On Wednesday, the EU Commission adopted an ‘Interpretative notice on indication of origin of goods from the territories occupied by Israel since June 1967’ which imposes that Israeli settlement products has to be mentioned carry distinctive labels.
Jewish groups said the European Union was guilty of applying “blatant double standards” after the European Commission, the EU’s executive arm, adopted new guidelines prescribing special labels for products made in Israeli settlements.
‘’After studying the issue deeply we have concluded that there are no comparable guidelines for any other territorial dispute or what are perceived as occupations anywhere else in the world,” European Jewish Congress President Moshe Kantor said in reaction to the new EU labeling regime.
“In fact, in many other disputes the EU actually supports or profits from an internationally designated occupation, so there is certainly a very strong element of double-standards applied to the Jewish State,” he said in a statement, deploring that Israel ‘’ is singled out for special treatment above all other nations of the world.’’
‘’This is clearly discriminatory and stands in stark contradistinction to the EU’s own mandate to be fair and free of prejudice.”
“The EU has been consistently asked why Israel is made a special case without any other precedent,” he said. “The EU has refused to answer even though we see it signing agreements to profit from and contributing to Morocco’s occupation of Western Sahara and Turkey’s occupation of Northern Cyprus.”
‘’These guidelines may contravene international treaties and agreements like the World Trade Organization,’’ Kantor added.
The World Jewish Congress’ (WJC) on Wednesday said the European Union was guilty of applying “blatant double standards” after the European Commission, the EU’s executive, adopted new guidelines prescribing special labels for certain products made in Israeli settlements in the West Bank and the Golan Heights.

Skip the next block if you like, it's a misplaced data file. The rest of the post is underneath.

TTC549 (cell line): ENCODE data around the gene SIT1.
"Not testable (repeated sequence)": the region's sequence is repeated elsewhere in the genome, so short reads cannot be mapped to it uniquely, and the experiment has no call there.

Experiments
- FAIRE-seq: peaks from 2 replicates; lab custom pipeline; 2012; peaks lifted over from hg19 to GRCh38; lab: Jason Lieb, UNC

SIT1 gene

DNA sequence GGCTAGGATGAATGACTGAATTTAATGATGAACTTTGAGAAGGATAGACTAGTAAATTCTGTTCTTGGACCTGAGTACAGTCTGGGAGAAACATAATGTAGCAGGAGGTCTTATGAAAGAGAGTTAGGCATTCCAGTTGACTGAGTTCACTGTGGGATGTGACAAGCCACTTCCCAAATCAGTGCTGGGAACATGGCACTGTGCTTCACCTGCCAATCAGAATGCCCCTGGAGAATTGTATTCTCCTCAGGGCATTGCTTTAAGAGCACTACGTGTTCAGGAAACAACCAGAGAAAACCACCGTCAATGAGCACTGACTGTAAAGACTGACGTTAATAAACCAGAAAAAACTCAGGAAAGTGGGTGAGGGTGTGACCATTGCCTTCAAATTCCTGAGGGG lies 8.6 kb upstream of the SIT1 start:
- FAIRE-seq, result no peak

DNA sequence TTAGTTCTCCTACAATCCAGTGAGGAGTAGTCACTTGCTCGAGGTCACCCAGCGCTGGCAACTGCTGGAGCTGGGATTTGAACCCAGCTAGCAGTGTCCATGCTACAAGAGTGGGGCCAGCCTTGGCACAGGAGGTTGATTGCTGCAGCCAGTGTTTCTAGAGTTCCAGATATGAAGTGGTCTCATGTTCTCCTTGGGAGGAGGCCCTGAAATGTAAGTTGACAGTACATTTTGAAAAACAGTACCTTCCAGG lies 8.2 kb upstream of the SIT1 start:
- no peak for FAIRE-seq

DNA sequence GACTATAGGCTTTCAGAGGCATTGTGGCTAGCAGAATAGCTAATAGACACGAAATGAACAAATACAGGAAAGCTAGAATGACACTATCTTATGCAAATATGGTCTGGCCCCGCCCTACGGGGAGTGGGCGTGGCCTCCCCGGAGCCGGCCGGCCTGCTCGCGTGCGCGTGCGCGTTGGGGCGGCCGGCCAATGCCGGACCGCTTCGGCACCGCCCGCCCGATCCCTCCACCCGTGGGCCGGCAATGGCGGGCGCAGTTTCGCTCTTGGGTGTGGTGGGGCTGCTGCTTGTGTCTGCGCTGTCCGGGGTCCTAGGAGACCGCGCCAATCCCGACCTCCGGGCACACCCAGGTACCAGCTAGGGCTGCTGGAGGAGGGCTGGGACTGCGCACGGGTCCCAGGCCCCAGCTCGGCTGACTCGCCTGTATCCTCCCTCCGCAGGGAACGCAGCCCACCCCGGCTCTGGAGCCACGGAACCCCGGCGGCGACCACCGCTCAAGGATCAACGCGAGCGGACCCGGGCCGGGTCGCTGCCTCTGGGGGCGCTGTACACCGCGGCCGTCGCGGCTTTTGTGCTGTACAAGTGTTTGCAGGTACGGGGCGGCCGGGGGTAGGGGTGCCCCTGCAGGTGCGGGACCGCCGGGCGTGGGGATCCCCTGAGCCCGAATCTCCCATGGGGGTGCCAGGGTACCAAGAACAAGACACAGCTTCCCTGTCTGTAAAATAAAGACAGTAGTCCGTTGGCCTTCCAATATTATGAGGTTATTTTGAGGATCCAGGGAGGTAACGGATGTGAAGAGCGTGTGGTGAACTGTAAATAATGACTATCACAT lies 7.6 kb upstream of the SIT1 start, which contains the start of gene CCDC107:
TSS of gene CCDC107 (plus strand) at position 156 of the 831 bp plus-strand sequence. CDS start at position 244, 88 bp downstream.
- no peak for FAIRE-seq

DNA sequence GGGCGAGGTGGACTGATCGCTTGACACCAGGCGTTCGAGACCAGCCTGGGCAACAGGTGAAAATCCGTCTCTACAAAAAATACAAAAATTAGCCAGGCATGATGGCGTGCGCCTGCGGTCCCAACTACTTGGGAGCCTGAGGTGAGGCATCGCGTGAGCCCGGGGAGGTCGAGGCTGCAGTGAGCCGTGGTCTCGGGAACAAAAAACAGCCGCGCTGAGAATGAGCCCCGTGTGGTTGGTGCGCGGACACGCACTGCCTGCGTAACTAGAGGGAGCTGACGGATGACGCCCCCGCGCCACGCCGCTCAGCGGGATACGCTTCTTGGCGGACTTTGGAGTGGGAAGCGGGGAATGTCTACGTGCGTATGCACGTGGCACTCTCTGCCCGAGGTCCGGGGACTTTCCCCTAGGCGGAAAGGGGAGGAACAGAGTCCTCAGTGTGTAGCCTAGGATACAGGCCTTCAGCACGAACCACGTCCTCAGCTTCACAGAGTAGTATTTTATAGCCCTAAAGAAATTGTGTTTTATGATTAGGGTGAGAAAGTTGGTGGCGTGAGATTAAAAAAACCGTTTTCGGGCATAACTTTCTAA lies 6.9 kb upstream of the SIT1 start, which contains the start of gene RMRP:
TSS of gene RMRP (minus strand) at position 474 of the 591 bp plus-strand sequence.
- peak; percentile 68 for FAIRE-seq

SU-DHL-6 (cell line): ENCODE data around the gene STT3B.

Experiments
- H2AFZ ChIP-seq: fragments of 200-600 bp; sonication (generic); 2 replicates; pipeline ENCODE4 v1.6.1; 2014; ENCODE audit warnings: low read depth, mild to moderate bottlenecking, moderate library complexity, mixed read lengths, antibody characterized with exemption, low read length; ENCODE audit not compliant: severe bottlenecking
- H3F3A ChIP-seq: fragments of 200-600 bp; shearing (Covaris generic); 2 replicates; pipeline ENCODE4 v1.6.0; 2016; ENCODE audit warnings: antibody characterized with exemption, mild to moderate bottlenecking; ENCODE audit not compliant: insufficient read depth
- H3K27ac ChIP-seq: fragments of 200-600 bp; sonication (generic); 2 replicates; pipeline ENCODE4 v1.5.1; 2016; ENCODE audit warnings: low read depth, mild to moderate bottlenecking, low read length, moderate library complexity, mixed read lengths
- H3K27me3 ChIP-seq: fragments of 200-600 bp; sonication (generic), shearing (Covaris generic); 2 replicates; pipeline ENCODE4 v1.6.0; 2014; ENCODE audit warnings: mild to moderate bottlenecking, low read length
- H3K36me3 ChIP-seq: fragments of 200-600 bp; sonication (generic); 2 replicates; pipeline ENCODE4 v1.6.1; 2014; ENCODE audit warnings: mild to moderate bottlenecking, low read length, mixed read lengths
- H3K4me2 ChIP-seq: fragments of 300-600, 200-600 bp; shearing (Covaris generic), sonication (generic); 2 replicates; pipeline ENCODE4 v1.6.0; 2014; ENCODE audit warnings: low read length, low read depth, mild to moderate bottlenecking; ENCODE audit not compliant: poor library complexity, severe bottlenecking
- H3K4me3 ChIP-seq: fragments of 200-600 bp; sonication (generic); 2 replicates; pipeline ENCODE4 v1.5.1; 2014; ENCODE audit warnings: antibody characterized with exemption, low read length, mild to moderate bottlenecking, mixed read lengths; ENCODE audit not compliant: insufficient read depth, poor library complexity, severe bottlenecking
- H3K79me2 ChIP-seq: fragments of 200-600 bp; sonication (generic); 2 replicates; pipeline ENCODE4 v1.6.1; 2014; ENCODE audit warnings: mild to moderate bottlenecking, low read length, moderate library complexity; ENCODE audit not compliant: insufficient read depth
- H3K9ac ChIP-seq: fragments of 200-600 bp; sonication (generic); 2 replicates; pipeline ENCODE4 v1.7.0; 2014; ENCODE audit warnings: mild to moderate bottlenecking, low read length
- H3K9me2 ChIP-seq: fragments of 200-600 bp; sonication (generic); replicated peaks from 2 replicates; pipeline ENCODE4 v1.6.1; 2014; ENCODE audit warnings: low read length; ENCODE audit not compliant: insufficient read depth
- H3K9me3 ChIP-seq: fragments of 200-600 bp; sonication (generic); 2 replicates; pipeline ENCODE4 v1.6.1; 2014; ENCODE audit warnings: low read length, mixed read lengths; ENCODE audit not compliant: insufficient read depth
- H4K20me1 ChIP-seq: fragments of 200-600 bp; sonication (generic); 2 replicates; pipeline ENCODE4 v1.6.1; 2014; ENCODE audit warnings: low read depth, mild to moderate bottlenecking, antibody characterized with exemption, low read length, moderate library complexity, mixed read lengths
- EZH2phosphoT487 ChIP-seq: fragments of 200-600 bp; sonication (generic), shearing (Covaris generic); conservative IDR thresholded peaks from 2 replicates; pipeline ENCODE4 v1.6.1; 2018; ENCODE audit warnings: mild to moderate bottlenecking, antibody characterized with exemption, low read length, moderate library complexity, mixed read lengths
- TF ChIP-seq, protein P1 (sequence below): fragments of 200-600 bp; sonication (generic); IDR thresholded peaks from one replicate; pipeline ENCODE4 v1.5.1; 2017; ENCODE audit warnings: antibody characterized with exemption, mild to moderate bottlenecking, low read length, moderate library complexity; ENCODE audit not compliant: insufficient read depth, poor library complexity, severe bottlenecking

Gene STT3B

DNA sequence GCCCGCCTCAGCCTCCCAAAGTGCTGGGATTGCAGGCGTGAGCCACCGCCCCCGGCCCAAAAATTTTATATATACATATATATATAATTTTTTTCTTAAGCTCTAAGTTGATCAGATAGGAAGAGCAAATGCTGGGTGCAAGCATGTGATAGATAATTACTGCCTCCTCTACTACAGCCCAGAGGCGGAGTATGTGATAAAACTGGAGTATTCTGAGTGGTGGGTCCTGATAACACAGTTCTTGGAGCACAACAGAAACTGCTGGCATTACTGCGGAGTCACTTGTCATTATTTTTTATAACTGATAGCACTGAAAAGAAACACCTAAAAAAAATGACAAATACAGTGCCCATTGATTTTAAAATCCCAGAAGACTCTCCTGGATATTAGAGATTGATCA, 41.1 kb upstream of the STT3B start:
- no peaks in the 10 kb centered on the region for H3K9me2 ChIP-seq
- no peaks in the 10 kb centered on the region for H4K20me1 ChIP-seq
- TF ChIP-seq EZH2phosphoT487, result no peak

World Jewish Congress Robert Singer questioned the EU’s motives: “Let’s not delude ourselves: These guidelines are more than just a technical matter, as some in Brussels claim. Rather, they are misguided attempt to hamper trade with Israel and to exert political pressure on the government in Jerusalem. This does nothing to advance the peace process. On the contrary, all it will do is strengthen those hardliners in the Middle East and in Europe who reject the Jews’ right to live in peace in the land of Israel.”
Robert Singer went on to say: “There is nothing to be said in principle against the labeling of products, but doing so in an arbitrary and discriminatory fashion is not only wrong, it’s possibly illegal,’’ Singer said, urging the EU ‘’ to abide by the international trade agreements it signed and to not treat trading partners differently, based on political considerations.’’
“Clearly, the territories captured by Israel in the 1967 Six Day War are disputed, but that does not mean that Israeli companies operating there should be considered illegal entities. While the EU guidelines grant the use of labels such as ‘Made in Palestine’ or ‘Made in the West Bank’ for products made by Palestinian-owned companies operating in the territories, they force Israeli companies, many of which provide a livelihood to Palestinian workers, to add ‘Israeli settlements’ to the label. Why impose two different labels for one and the same place of origin?.’’
“Whoever believes that such measures will trigger any momentum for changing the status quo in Israel and in the Palestinian Territories is misguided,” Singer declared.